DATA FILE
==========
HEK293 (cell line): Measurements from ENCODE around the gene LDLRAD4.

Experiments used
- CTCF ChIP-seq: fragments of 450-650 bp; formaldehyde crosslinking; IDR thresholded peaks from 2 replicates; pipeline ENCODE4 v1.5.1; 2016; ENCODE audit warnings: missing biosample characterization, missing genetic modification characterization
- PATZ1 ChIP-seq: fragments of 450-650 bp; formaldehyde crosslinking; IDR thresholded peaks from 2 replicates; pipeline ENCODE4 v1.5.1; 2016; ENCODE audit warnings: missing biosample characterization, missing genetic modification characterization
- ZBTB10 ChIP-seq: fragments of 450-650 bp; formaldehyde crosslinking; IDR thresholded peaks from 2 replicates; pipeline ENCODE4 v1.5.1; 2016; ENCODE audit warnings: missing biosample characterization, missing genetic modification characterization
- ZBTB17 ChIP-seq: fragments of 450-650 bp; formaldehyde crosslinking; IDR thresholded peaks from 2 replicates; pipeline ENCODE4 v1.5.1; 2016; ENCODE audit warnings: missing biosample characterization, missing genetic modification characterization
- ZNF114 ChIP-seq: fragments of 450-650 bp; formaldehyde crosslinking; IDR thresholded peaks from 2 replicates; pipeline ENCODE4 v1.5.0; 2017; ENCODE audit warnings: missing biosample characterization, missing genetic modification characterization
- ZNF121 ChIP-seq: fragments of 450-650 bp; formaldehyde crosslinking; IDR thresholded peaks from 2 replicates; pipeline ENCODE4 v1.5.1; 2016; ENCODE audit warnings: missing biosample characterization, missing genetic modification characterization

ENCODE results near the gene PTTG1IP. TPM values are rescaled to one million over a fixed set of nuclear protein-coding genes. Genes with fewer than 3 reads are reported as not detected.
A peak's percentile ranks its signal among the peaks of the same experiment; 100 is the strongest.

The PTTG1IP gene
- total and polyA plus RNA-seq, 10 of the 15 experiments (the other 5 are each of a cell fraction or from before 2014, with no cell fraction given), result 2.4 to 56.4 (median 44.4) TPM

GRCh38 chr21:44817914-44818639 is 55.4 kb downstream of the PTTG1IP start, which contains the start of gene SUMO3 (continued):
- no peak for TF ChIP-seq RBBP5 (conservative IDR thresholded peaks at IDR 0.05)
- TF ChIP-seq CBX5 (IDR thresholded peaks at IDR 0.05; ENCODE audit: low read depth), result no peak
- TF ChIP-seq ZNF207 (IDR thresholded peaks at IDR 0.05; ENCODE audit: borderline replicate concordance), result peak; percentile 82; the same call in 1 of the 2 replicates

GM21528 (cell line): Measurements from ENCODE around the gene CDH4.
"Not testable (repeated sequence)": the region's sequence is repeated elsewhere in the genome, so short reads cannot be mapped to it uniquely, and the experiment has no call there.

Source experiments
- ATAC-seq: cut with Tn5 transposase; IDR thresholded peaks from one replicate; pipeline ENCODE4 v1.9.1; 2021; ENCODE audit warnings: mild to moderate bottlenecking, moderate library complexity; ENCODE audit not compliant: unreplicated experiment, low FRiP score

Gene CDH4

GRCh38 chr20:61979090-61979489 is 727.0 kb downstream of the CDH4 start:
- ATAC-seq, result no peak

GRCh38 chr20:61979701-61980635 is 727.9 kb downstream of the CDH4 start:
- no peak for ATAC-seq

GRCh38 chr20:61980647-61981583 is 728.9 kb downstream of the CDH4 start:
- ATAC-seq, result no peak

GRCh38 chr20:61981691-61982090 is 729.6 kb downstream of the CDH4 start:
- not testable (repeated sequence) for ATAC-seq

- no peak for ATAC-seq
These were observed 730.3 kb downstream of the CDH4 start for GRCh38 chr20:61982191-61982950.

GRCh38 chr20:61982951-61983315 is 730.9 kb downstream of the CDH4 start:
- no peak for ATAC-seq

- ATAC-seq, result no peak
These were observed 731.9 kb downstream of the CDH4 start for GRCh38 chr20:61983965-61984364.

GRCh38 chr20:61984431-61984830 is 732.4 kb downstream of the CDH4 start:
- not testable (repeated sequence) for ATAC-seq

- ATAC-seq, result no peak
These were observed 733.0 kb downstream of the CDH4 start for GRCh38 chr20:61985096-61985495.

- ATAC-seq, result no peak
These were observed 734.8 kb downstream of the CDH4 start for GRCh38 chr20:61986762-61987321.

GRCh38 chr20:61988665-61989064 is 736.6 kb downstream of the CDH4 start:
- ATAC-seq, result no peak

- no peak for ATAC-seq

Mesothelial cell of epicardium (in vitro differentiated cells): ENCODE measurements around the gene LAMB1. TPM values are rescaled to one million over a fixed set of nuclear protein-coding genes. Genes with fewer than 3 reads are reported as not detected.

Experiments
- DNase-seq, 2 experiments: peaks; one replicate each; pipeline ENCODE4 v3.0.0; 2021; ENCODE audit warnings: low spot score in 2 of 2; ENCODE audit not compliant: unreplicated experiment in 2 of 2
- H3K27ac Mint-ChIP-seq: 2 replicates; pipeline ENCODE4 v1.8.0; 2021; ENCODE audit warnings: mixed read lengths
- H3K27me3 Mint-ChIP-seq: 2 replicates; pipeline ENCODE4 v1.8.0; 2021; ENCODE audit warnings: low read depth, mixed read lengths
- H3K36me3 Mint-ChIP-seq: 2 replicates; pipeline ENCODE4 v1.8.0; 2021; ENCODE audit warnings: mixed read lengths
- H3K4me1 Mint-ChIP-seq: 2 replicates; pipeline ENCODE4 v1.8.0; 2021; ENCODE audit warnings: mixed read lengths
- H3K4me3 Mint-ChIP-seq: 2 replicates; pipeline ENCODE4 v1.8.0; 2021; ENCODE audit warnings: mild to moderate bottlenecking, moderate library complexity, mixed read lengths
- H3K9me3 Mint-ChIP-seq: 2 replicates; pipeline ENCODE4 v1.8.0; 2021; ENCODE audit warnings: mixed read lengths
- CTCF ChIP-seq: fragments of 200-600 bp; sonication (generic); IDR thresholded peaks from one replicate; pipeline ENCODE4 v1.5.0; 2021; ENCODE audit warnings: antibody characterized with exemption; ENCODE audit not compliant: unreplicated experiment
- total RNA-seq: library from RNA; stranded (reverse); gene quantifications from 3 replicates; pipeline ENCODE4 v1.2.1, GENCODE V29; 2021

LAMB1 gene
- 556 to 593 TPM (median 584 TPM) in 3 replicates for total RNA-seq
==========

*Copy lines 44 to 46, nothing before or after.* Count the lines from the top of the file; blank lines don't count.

- no peak for ATAC-seq

Mesothelial cell of epicardium (in vitro differentiated cells): ENCODE measurements around the gene LAMB1. TPM values are rescaled to one million over a fixed set of nuclear protein-coding genes. Genes with fewer than 3 reads are reported as not detected.

Experiments